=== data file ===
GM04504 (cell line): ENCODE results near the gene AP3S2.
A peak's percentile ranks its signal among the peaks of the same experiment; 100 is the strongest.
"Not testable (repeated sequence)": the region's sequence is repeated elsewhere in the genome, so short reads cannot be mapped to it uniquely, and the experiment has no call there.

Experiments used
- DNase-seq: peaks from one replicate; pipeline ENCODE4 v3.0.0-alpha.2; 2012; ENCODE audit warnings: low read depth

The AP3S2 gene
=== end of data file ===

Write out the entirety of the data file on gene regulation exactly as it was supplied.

GM04504 (cell line): ENCODE results near the gene AP3S2.
A peak's percentile ranks its signal among the peaks of the same experiment; 100 is the strongest.
"Not testable (repeated sequence)": the region's sequence is repeated elsewhere in the genome, so short reads cannot be mapped to it uniquely, and the experiment has no call there.

Experiments used
- DNase-seq: peaks from one replicate; pipeline ENCODE4 v3.0.0-alpha.2; 2012; ENCODE audit warnings: low read depth

The AP3S2 gene